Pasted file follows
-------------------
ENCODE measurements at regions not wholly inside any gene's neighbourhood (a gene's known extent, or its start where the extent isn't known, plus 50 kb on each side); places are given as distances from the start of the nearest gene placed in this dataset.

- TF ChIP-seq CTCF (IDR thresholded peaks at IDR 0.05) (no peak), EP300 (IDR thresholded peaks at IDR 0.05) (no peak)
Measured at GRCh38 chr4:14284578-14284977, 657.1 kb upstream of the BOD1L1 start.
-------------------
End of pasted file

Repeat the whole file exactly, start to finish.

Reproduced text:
ENCODE measurements at regions not wholly inside any gene's neighbourhood (a gene's known extent, or its start where the extent isn't known, plus 50 kb on each side); places are given as distances from the start of the nearest gene placed in this dataset.

- TF ChIP-seq CTCF (IDR thresholded peaks at IDR 0.05) (no peak), EP300 (IDR thresholded peaks at IDR 0.05) (no peak)
Measured at GRCh38 chr4:14284578-14284977, 657.1 kb upstream of the BOD1L1 start.